- Problem
- Detailed Solution
- Summary Solution

### Monotony

Determine intervals where

\(f(x)=-12x^2+8x-1\)

is strictly monotonic increasing or strictly monotonic decreasing.

### Preliminary remarks

Here you must find values x for which f is increasing or decreasing, respectively.

To do so, you need to link the idea of monotonic behaviour of a function to the 1st order derivative of that function (see theorem III.2.3.1 in block III learning sequence 2 of our script).

### Formal approach

(i) Determine sections (intervals) where f isstrictly monotonic increasing

All we need to do is determine the 1st order derivative f'(x) of
f(x) and find values x for which **f'(x) is positive**.

The derivative is \(f'(x)=-24x+8 \),

and our «positive value condition» \(f'(x)=-24x+8 >0\) is equivalent to

\(8 > 24x\)

Division through the (positive) number 24 yields the equivalent condition

\(\frac {1}{3} > x \quad \) (since we divided by a positive number, the sense of the inequation remains unaltered).

Our conclusion is: for values x< 1/3, f(x) is strictly monotonic
increasing

(don't get this confused : f'(x) > 0 means that f,
not f', is increasing !).

*(ii) Determine sections (intervals) where f is strictly
monotonic decreasing
*

This time, **f'(x)** needs to be** negative**.

Of course, the calculation is the same as above. We need \(f'(x)=-24x+8<0 \), which, by the reasons explained above, is equivalent to \(8<24x\), which in turn is just the same as \(1/3 < x\).

Our conclusion: f(x) is strictly monotonic decreasing for all x> 1/3.

Please note that we now know where the graph of f(x) increases and where it decreases when travelling to the right along the x-axis. And we know this without even looking at the graph of f(x). Of course it is reassuring to actually ckeck our results. To do so, look at the diagram.

The trick we used was linking the monotony of a function to its own 1st order derivative: f is strictly monotonic increasing if f'(x) > 0, and strictly monotonic decreasing if f'(x) < 0.

Here, again, a diagram illustrates our findings: whenever the graph of f' is below the x-axis. i.e. whenever f'(x) < 0, f itself is decreasing, and vice versa for positive sections of the graph of f'.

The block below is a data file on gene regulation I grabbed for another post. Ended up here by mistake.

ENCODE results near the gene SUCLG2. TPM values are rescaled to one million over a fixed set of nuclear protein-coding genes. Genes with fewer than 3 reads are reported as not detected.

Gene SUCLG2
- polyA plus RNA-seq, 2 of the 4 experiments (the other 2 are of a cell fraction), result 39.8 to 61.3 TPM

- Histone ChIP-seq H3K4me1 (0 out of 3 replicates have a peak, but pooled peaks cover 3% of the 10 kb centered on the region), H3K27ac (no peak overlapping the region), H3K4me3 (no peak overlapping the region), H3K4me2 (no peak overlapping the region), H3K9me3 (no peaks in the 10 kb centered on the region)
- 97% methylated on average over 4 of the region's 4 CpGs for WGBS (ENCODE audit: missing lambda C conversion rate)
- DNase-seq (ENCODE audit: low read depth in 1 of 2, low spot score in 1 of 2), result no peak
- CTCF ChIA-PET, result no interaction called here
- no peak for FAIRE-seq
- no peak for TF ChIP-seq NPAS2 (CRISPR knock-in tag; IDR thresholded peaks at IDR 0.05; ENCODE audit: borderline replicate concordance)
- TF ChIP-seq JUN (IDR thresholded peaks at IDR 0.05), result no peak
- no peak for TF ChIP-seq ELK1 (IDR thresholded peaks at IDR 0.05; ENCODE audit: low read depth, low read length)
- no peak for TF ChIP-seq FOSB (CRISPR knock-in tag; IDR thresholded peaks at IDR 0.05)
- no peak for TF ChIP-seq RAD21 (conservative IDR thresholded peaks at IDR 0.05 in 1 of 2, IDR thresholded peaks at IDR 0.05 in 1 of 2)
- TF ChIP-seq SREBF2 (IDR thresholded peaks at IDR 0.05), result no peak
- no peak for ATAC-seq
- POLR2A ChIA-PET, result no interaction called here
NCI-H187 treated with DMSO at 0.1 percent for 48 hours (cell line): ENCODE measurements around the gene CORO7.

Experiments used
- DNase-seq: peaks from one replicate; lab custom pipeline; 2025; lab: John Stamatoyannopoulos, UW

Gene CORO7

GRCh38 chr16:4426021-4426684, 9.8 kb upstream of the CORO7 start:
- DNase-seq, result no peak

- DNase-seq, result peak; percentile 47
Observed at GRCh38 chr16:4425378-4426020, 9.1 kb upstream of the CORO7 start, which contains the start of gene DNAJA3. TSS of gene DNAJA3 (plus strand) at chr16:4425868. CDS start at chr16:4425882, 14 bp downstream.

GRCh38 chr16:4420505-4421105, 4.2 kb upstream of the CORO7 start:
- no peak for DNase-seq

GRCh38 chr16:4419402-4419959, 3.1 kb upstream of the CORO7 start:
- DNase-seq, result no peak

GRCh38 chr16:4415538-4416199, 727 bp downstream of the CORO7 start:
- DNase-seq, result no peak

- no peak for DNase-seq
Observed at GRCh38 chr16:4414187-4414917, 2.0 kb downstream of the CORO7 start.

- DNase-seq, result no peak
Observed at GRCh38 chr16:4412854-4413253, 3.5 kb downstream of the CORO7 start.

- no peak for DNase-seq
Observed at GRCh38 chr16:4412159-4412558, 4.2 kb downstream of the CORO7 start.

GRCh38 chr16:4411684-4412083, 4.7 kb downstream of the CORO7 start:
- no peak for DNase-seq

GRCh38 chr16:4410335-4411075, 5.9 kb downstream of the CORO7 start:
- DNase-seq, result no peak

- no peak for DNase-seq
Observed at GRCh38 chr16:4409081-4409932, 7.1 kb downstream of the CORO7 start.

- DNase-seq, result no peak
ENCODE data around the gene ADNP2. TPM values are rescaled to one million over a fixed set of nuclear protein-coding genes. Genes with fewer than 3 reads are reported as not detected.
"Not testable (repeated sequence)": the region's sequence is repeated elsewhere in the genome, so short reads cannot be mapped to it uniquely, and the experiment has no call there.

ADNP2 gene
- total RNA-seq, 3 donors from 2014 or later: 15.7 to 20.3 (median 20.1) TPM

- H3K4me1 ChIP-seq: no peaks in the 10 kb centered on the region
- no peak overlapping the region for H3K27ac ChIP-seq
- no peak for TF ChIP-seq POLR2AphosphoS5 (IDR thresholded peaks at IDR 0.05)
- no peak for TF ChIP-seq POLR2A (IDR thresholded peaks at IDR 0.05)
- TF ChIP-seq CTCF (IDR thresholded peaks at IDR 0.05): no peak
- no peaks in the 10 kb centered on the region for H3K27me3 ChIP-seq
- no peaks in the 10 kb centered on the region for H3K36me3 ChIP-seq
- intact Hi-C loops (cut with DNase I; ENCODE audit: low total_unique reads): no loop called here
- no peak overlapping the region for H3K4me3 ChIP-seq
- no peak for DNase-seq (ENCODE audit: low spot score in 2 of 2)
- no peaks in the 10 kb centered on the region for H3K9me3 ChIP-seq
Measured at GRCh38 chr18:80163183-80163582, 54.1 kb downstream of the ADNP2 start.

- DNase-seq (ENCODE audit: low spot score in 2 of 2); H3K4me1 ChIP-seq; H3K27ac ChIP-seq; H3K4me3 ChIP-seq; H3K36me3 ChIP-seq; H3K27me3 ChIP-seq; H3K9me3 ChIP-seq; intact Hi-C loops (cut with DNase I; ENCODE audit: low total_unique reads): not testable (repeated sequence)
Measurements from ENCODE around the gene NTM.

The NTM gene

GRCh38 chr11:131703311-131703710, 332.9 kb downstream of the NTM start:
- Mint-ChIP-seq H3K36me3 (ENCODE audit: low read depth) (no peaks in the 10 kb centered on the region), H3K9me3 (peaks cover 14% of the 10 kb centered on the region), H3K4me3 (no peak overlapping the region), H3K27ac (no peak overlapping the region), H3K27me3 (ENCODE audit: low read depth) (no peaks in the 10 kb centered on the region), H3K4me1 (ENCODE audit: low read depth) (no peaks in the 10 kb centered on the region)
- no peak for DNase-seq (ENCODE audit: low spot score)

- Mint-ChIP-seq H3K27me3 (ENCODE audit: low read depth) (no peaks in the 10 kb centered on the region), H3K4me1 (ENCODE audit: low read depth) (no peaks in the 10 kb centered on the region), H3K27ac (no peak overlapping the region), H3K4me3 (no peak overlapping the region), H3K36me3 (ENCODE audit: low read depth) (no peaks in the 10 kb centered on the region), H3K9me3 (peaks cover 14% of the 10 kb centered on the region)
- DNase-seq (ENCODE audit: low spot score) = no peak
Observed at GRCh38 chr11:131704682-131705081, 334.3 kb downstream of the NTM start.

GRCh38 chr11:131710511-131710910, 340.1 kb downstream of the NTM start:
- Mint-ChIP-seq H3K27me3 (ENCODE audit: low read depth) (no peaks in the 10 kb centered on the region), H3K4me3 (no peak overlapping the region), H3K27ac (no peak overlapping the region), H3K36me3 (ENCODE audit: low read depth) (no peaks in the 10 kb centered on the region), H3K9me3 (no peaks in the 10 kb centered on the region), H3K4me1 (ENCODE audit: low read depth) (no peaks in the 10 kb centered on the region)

### A different approach

If inequations make you feel uncomfortable, you might take a different approach:

First, determine roots of f'(x): \(f'(x)=-24x+8 = 0 \quad \Rightarrow \quad x=1/3\)

Then, pick an x-value to the left of that root, like, for example, x = 0.

Determine f'(x) for that value: \(f'(0)=-24 \cdot 0+8 = 8 > 0\)

Thus, f is strictly monotonic increasing for any x< 1/3.

Likewise, since \(f'(1)=-24 \cdot 1+8 = -16 < 0\), f is strictly monotonic decreasing for any value x > 1/3.

But: this approach does not work in every case. See the following two examples to understand why.

*Example 1:*

The function \(f(x)=2x\) has \(f'(x)=2\) for every x.

Since 2
> 0, there is no root of \(f'(x)\) at all, and our conclusion
must be that f is strictly monotonic increasing on its entire
domain, i.e. for all real numbers x.

In this first example, it was quite easy to determine the monotony of the function. In the following, things are more complicated:

*Example 2:*

The function \(f(x)=\frac {1}{3}x^3-4x+1\) is strictly monotonic increasing for x < -2 and for x > 2, but strictly monotonic decreasing for -2 < x < 2.

Our "different approach" would have to look as follows:

\(f'(x)=x^2-4=0 \quad \Rightarrow \quad {x_1}=-2 \;\) and \(\;{x_2}=2\).

Since we have two different roots, the x-axis has to be divided
into three intervals: one to the left of x_{1}, one to the
right of x_{2}, and one between these values.

This means that we consecutively look at values x < -2, -2 < x < 2, and x > 2.

We compute \(f'(x)\) for any randomly chosen x of each interval:

\(f'(-3)=(-3)^2-4=5 \gt 0\), so f is strictly monotonic increasing for x < -2

\(f'(0)=0^2-4=-4\lt 0\), so f is strictly monotonic decreasing for -2< x <2

\(f'(3)=3^2-4=5 \gt 0\), so f is strictly monotonic increasing for x > 2

Please note that the idea behind our "different approach" can still be applied, but the steps to be taken need to be modified.

\(f'(x)=-24x+8\)

*Strictly monotonic increasing:*

\(f'(x)=-24x+8 \gt 0\quad \Rightarrow \quad 1/3 \gt x \quad \Rightarrow \quad \) f(x) is strictly monotonic increasing for \(x \lt 1/3\)

*Strictly monotonic decreasing:*

\(f'(x)=-24x+8 \lt 0\quad \Rightarrow \quad 1/3 \lt x \quad \Rightarrow \quad \) f(x) is strictly monotonic increasing for \(x \gt 1/3\)